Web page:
Selected Publications

Bohrer AC, Castro E, Hu Z, Queiroz ATL, Tocheny CE, Assmann M, Sakai S, Nelson C, Baker PJ, Ma H, Wang L, Zilu W, du Bruyn E, Riou C, Kauffman KD; Tuberculosis Imaging Program, Moore IN, Del Nonno F, Petrone L, Goletti D, Martineau AR, Lowe DM, Cronan MR, Wilkinson RJ, Barry CE, Via LE, Barber DL, Klion AD, Andrade BB, Song Y, Wong KW, Mayer-Barber KD. Eosinophils are part of the granulocyte response in tuberculosis and promote host resistance in mice. J Exp Med. 2021 Oct;218(10):e20210469. 

Mayer-Barber KD, Yan B. Clash of the Cytokine Titans: counter-regulation of interleukin-1 and type I interferon-mediated inflammatory responses. Cell Mol Immunol. 2016 Jun 6. Epub ahead of print.

Mayer-Barber KD,  Sher A. Cytokine and lipid mediator networks in tuberculosis. Immunol Rev. 2015 Mar;264(1):264-75.

Mayer-Barber KD, Andrade BB, Oland SD, Amaral EP, Barber DL, Gonzales J, Derrick SC, Shi R, Kumar NP, Wei W, Yuan X, Zhang G, Cai Y, Babu S, Catalfamo M, Salazar AM, Via LE, Barry CE 3rd, Sher A. Host-directed therapy of tuberculosis based on interleukin-1 and type I interferon crosstalk. Nature. 2014 Jul 3;511(7507):99-103. *corresponding author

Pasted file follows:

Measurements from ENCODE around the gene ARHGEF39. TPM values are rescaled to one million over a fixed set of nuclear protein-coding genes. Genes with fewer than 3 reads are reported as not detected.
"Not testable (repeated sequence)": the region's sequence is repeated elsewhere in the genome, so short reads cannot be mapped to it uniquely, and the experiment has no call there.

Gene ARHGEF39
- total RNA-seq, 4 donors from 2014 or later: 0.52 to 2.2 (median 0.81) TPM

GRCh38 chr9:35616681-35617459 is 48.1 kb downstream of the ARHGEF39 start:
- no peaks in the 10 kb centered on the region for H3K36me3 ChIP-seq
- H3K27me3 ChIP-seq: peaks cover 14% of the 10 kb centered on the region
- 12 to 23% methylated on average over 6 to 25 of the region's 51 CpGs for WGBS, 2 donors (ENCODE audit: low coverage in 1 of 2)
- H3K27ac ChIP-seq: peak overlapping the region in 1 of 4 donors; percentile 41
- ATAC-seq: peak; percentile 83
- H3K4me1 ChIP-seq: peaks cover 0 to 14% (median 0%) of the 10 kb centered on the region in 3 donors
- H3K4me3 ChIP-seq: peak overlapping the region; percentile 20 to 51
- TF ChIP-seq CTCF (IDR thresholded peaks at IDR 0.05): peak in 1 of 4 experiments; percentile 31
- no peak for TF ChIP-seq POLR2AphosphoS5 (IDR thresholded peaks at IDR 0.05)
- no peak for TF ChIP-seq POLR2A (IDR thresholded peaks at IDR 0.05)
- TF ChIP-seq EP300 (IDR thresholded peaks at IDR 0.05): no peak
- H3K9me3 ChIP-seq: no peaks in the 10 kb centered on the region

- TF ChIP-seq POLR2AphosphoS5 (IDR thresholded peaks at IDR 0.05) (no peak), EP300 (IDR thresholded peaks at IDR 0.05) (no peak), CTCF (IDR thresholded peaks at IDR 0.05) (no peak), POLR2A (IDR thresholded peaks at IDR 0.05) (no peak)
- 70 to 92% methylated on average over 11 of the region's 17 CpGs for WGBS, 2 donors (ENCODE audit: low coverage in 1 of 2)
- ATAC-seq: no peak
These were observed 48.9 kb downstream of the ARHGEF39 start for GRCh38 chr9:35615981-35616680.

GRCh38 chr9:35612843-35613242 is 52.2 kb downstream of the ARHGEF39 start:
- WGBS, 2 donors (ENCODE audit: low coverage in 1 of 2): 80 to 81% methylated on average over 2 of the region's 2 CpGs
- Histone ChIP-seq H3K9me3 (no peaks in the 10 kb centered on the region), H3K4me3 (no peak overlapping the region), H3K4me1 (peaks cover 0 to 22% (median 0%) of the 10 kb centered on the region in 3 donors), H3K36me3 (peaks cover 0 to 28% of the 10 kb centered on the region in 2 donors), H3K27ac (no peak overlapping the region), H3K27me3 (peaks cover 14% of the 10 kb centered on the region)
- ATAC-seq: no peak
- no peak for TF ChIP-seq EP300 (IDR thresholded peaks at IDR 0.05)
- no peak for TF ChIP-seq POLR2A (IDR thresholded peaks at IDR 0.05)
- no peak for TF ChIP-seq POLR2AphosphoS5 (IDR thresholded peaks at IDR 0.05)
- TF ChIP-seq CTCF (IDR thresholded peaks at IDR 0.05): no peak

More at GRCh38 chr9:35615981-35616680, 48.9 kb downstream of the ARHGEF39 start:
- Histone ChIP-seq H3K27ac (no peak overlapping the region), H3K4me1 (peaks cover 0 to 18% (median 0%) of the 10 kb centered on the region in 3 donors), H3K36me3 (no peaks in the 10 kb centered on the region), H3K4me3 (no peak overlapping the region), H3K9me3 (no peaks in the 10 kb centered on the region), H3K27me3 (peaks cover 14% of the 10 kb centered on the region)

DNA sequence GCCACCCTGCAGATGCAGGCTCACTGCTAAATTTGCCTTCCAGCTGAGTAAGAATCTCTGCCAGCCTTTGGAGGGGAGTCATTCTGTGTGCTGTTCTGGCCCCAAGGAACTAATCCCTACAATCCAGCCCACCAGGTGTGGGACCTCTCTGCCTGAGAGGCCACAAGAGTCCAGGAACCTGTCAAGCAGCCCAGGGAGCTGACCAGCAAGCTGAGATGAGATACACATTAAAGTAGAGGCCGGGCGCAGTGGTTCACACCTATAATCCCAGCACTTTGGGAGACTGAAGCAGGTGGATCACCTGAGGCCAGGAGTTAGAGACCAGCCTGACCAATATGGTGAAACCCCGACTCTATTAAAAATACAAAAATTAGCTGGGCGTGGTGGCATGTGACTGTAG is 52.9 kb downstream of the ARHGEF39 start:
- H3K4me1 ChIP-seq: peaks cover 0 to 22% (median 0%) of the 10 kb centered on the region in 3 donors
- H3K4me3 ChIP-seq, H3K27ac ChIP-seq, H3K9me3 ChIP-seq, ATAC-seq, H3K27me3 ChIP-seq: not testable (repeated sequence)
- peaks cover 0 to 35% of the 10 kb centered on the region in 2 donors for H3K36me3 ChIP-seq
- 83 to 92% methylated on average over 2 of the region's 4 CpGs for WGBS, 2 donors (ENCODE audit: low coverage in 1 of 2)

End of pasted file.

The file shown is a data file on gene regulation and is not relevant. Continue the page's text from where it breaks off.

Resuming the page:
Redford PS, Mayer-Barber KD, McNab FW, Stavropoulos E, Wack A, Sher A, O’Garra A. Influenza A virus impairs control of Mycobacterium tuberculosis coinfection through a type I interferon receptor-dependent pathway. J Infect Dis. 2014 Jan 15;209(2):270-4. *shared first-authorship

Mayer-Barber KD *, Andrade BB, Barber DL, Hieny S, Feng CG, Caspar P, White S, Gordon S, Sher A. Innate and adaptive interferons suppress IL-1α and IL-1β production by distinct pulmonary myeloid subsets during Mycobacterium tuberculosis infection. Immunity. 2011 Dec 23;35(6):1023-34. *corresponding author

Visit PubMed for a complete publication listing.

Employment Information

We are always on the look-out for motivated post-docs to join our team working on mucosal immunology of clinically relevant BSL-3 pathogens, including SARS-CoV-2 and Coccidioides in addition to M. tuberculosis. To learn more, email Katrin Mayer-Barber.

Due to the nature of our research, we do not host high-school students, summer-students or interns.

Research Group

We are a group of dedicated scientists from diverse backgrounds who work in a highly collaborative and team-oriented supportive environment. Together we tackle difficult questions related to innate and mucosal immunity in the lung to pulmonary BLS3 and BSL2 pathogens that affect millions of people world-wide.